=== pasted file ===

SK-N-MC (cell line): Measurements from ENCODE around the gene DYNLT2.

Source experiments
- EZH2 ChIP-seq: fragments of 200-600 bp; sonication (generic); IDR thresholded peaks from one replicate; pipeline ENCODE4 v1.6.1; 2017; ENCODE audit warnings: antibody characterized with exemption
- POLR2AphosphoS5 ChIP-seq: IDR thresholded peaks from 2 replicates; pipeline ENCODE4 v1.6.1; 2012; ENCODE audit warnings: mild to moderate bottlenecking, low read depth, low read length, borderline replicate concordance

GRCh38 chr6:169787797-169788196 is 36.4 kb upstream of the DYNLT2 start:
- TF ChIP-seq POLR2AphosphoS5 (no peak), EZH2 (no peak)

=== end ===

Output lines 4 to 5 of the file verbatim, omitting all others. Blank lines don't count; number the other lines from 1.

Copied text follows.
- POLR2AphosphoS5 ChIP-seq: IDR thresholded peaks from 2 replicates; pipeline ENCODE4 v1.6.1; 2012; ENCODE audit warnings: mild to moderate bottlenecking, low read depth, low read length, borderline replicate concordance

GRCh38 chr6:169787797-169788196 is 36.4 kb upstream of the DYNLT2 start: